Sunday, April 29, 2007

seeing what is true

I'm not a rabid series TV watcher and I don't plan my time around sitcom schedules. But one indulgence I have enjoyed is the series, The Gilmore Girls. It's the story of a young woman born into a wealthy family who becomes pregnant as a teen, has a baby girl, and moves out on her own unbeknownst to her parents. The series picks up with Lorelai, the mother, and Rory, the daughter, sixteen years later, needing to reconnect with the estranged parents/grandparents, and in time, the father. The new show episodes air on Tuesday and reruns can be found daily, and even today, a Sunday. I happened to catch an old episode I had not seen. Rory and her mother are the heart of the show and very close. Lorelai is preparing to graduate from business school, something she could not do as a young woman, and so Rory makes all sorts of plans and promises to be at the graduation. She's the type of girl who never misses an important event, is over-reliable and so tender-hearted to do anything to hurt anyone is almost impossible.

In the previous episode, Rory receives a phone call from someone she had cared for in the past, a sort of bad boy who left town without saying goodbye to anyone. He goes to New York City and calls from there, not saying much, but letting her know where he is. On a very uncharacteristic whim, Rory cuts school and boards a bus for NYC. She finds Jess and spends the day, planning to get home for graduation, but not able to because the bus is delayed. So on one of the most important days of her mother's life, she breaks a promise and is not there. The end scene has mom pulling up to their house with daughter sitting on the porch steps, not even letting her mother get a word in edgewise trying to explain how stupid she and how much she needs to be punished. This goes on for several moments until her mother cuts her short and helps the Rory to see that she really cares for this boy. Rory is unable to accept that truth and wants to be punished to make things right, but punishment won't change things. She won't even agree to go out with her mother to dinner, feeling so ashamed and not worth the trouble, but Lorelai asks her, "Don't you think I'm worth it?"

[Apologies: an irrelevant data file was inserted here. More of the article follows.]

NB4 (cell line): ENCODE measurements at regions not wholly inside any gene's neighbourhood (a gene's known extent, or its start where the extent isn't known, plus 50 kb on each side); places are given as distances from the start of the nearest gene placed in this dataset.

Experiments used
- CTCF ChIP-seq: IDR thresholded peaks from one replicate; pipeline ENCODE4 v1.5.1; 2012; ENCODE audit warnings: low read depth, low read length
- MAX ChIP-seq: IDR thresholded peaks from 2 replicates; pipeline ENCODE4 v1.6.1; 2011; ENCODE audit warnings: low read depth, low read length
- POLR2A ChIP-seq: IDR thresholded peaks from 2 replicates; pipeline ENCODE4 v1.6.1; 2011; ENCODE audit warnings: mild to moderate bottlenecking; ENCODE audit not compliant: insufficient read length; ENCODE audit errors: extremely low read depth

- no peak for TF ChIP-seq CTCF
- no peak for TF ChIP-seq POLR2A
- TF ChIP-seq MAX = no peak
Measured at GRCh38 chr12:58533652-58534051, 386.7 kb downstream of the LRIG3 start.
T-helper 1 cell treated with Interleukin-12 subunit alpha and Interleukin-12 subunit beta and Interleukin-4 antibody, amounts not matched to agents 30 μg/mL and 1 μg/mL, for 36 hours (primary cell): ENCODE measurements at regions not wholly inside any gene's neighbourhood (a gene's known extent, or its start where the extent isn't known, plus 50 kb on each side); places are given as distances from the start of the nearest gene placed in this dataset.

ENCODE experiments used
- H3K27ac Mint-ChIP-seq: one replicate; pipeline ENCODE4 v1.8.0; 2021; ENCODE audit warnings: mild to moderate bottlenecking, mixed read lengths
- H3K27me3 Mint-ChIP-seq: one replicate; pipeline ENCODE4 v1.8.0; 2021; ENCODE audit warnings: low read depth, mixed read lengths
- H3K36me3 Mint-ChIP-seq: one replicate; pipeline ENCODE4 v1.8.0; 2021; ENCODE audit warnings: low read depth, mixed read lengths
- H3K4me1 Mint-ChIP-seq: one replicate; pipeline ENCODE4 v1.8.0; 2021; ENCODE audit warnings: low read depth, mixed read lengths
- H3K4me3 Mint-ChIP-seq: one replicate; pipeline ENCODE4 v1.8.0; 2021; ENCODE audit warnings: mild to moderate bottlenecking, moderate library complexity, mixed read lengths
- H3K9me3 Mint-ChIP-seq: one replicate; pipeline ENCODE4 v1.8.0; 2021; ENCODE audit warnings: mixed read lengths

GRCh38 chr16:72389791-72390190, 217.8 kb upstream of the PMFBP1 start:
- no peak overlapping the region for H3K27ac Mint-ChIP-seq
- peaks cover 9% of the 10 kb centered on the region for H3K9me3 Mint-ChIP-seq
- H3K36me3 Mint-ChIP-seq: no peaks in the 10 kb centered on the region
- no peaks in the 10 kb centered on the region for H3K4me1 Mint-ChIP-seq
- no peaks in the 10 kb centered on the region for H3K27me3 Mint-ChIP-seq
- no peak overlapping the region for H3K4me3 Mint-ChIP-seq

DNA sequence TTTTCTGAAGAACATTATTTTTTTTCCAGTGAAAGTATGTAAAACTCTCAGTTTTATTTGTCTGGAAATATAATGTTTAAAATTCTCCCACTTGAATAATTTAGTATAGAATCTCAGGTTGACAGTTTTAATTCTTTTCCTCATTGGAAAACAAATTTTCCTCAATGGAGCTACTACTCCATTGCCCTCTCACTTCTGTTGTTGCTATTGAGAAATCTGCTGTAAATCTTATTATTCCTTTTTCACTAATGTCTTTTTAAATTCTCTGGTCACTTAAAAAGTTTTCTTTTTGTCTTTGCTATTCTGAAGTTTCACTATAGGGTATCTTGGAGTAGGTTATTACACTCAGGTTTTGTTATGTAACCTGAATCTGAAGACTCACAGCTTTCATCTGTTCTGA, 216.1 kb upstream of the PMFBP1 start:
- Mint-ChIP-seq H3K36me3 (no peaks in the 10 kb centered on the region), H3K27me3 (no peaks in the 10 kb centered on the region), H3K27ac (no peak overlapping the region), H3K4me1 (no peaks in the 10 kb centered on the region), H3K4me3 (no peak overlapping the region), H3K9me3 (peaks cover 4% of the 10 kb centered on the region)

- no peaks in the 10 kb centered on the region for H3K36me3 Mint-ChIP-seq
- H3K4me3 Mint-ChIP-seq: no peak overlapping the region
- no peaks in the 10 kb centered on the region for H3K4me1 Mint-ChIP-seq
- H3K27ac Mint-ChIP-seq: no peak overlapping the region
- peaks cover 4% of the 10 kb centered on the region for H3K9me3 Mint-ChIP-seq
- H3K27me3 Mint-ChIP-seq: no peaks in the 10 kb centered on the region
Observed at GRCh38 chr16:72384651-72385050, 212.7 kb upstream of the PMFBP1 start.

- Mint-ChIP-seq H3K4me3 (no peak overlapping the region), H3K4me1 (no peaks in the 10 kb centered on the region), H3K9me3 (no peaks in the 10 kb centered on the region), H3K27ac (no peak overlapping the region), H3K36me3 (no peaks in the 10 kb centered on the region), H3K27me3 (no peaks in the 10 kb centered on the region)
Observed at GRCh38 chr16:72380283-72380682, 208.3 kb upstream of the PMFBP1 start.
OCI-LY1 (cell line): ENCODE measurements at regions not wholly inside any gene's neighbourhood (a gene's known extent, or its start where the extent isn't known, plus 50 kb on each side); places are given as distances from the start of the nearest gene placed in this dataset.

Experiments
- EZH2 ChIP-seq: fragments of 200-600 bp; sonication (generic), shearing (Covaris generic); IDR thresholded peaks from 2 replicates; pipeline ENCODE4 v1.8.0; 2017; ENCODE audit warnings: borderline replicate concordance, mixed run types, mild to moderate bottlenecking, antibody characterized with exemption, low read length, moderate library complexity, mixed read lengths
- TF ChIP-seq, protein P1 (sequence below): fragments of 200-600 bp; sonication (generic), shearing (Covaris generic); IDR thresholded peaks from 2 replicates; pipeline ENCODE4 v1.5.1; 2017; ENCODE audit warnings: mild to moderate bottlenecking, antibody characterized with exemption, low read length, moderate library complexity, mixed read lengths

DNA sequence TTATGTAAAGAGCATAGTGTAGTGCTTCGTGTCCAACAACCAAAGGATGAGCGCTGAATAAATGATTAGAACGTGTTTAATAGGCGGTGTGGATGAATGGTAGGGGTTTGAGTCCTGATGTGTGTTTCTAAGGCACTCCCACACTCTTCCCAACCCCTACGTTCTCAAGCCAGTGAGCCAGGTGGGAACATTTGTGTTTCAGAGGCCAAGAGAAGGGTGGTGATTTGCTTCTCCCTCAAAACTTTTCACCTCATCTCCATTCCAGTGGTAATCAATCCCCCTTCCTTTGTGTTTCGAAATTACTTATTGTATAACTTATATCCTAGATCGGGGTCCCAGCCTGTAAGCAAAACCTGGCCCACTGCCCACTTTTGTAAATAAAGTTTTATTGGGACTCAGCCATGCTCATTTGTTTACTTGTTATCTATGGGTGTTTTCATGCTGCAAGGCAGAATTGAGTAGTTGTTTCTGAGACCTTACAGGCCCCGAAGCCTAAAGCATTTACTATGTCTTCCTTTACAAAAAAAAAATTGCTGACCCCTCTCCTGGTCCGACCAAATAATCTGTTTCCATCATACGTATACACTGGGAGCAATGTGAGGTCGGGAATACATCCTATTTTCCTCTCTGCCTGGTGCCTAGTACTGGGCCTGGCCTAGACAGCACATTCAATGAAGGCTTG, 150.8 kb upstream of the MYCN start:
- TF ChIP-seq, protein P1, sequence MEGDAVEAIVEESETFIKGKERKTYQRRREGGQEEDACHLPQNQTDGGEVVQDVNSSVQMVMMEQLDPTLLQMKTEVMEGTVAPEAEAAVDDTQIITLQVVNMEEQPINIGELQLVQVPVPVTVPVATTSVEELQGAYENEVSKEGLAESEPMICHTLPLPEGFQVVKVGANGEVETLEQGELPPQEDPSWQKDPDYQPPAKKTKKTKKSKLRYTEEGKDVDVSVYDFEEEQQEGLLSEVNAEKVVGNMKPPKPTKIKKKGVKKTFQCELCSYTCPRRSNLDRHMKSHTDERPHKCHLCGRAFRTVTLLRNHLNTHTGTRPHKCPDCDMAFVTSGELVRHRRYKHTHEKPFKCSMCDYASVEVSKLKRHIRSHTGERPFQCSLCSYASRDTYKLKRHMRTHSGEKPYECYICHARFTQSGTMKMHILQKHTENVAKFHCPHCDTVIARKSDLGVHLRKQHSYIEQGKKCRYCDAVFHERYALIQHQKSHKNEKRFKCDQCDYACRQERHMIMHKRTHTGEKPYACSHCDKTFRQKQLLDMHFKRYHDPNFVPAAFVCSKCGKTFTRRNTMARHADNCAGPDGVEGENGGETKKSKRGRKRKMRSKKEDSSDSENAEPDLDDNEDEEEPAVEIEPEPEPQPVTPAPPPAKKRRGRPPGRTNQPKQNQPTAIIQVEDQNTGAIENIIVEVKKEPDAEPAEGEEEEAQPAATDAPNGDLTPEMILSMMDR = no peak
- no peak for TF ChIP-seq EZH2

It's never hard for me to find parallels between my relationship with my heavenly Father and stories on tv or that I read. This mirrors the prodigal son-the wayward son comes back to the father and says "make me a hired hand". The issue is, a son or a daughter could never be that. Rory begs to wash dishes, clean, be grounded, no music or books, for months. But the thing is, the deeper issue-the competition she feels in her heart for a boy pitted against her affection for her mother-is a truth that can't be made up for. It is simply true, and the daughter cannot bring herself to admit it. Sometimes it's easier to deflect the truth and do things to cover it over than just come to the place of admitting. The Father wants only to hear our true hearts, and sometimes that is tough. I find myself in just such a place. I feel myself washing dishes, cleaning, avoiding facing what I know in my heart is true...there is something in there I don't want to admit, least of all to God. I love God, it is true, and I need to trust that that love is powerful enough to accept other loves I have in my heart, warranted or not. I need to want my Father to see my heart and help me do the right things, or just grieve sometimes for things that can never be. Loving isn't wrong, nor is grieving. I just need His acceptance of me in my turmoil and to stop punishing myself for being human.

In the end I find my God far more gentle on me than I am on myself.


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